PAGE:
‘Put Children First: End Orphanage Care’: Comhlámh Launches a New Campaign to End Orphanage Volunteering


Put Children First: End Orphanage Care’: Comhlámh Launches a New Campaign to End Orphanage Volunteering

Comhlámh and the End Orphanage Volunteering Working Group today, 10th November, launched a public awareness campaign and a pledge to help change how children are cared for globally. Children belong in families and communities, yet of an estimated 5.4 million children living in institutions worldwide, more than 80% have at least one living parent. Poverty, discrimination, lack of access to education and health services are key drivers of family separation. Orphanage volunteering and tourism are also important contributing factors. Therefore, the campaign asks that people pledge not to volunteer or visit in an orphanage because of the harm caused to children by these practices.

“International volunteering is well known in Ireland and volunteering in orphanages is popular with many people who wish to respond to the needs of vulnerable children. Although it is usually done with the best of intentions, research shows that volunteering in orphanages harms children’s development, increases the risk of them being abused and fuels institutional systems that separate children from their families,’ said Sandra Byrne, Volunteering Quality Project Officer at Comhlámh. “Orphanage volunteering and tourism are creating a demand for orphanages, and for children to populate them. In a 2019 resolution, the UN General Assembly recognised that volunteering in orphanages, including tourism, can lead to the trafficking and exploitation of children and called on States to take action to prevent this activity.’ Byrne continued: “There is a growing shift in policy and practice; away from supporting orphanages and moving towards supporting families so that more children can remain with their parents and live within their community”.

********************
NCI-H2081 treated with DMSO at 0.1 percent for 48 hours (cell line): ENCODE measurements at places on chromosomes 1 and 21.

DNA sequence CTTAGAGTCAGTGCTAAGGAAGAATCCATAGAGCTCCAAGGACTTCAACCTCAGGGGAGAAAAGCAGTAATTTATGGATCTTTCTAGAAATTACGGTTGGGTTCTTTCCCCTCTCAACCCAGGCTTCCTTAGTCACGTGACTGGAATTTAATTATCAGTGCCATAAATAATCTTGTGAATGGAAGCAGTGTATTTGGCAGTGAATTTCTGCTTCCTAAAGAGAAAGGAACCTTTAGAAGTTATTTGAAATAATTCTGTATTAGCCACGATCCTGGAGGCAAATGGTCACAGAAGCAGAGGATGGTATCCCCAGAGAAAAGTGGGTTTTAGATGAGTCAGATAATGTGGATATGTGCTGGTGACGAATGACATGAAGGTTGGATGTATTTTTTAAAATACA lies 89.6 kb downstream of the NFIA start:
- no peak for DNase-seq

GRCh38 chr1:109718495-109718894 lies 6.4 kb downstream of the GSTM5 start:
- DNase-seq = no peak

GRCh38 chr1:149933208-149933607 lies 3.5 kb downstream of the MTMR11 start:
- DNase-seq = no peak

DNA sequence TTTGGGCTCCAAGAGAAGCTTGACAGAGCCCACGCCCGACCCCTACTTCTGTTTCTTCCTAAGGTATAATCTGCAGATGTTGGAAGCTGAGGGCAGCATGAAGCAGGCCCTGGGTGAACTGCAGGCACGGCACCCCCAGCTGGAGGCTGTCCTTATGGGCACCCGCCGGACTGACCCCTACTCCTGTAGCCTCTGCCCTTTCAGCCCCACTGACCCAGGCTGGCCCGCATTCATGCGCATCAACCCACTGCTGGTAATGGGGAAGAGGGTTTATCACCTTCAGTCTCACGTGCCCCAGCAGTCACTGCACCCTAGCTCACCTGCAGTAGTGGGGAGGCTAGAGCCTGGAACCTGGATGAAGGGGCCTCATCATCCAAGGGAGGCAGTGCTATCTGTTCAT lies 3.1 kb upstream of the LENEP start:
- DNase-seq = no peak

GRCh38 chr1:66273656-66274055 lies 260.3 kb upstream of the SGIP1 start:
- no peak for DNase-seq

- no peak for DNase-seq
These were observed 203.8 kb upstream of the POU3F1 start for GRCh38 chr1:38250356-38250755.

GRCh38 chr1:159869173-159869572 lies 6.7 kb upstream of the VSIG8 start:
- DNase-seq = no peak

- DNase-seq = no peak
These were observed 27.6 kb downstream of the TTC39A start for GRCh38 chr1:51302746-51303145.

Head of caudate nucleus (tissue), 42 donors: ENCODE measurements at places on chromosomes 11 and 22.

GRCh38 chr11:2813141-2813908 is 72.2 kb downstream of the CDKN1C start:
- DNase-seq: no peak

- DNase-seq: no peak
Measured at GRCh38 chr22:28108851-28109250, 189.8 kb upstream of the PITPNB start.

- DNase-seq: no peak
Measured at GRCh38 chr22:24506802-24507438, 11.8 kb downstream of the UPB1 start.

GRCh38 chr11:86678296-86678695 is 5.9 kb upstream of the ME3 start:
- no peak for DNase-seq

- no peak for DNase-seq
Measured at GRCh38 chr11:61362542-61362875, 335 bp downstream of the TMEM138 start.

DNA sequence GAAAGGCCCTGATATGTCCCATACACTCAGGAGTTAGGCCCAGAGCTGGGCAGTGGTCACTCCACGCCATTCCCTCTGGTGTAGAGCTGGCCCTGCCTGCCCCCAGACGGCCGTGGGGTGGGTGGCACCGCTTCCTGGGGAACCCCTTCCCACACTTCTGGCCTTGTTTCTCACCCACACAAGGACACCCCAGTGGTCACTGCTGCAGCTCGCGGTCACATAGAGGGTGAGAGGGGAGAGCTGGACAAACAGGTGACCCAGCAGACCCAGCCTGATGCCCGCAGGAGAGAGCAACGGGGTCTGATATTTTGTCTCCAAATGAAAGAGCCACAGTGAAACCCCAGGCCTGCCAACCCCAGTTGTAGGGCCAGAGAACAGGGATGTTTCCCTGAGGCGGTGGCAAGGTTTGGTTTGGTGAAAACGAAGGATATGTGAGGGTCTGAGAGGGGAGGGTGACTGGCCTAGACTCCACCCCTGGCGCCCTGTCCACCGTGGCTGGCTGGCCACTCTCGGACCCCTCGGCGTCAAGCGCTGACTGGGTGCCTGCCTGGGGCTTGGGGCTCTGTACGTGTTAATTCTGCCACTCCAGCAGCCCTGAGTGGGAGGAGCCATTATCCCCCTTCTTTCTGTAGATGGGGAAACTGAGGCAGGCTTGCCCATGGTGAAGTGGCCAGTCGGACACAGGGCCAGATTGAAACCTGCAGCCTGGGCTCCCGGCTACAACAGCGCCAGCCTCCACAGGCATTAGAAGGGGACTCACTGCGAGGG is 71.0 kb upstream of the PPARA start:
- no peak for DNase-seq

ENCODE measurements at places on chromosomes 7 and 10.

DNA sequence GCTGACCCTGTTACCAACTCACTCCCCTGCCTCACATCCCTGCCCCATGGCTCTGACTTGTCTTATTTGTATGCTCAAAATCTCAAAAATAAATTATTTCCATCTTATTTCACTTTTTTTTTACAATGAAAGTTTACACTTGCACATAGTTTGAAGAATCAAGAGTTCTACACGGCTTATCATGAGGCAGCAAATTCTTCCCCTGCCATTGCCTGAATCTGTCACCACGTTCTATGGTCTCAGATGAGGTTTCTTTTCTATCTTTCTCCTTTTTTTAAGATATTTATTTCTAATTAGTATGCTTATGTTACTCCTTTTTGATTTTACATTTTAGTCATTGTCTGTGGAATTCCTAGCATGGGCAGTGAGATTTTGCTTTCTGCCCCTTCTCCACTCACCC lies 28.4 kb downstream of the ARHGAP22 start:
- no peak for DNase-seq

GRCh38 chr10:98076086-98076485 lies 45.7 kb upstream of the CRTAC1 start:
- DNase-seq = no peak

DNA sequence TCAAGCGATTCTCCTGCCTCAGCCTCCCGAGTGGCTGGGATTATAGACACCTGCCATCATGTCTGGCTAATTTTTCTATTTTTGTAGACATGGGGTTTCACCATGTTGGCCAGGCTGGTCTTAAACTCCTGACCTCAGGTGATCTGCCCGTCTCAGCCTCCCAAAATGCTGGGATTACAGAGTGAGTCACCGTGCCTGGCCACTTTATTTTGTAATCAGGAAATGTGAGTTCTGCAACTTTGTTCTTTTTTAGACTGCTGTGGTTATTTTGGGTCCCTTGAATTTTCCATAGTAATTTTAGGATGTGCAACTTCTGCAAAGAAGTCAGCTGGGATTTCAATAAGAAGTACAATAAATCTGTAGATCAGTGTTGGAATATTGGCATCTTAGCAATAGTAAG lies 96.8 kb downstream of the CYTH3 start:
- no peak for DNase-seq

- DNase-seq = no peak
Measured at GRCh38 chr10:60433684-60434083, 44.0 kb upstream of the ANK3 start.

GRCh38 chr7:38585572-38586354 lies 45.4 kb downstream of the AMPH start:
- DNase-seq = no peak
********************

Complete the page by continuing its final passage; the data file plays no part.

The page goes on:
The Put Children First: End Orphanage Care pledge has been welcomed by care experts with lived experience and key advocates on care reform. Ruth Wacuka, care reform expert and founder of Reroot Africa, an organisation creating awareness of the risks of voluntourism, said: “We cannot achieve change unless we are ready to look through the lens of children and young people highly impacted by our volunteering behaviour and actions; attempt to walk through their past and present lives and the complexities of orphanage volunteering, and that experience will shape action. It is only then we will come close to doing better.“

The Put Children First: End Orphanage Care campaign pledge will provide an opportunity for individuals to take action and show solidarity. It commits all not to volunteer or visit an orphanage, to familiarise themselves with the issues and to increase greater awareness. Comhlámh and Tearfund Ireland, a member of the End Orphanage Volunteering Working Group, also launched a Student Action Group made up of young people from universities around Ireland, who will be working to build awareness on their campuses to end orphanage volunteering.


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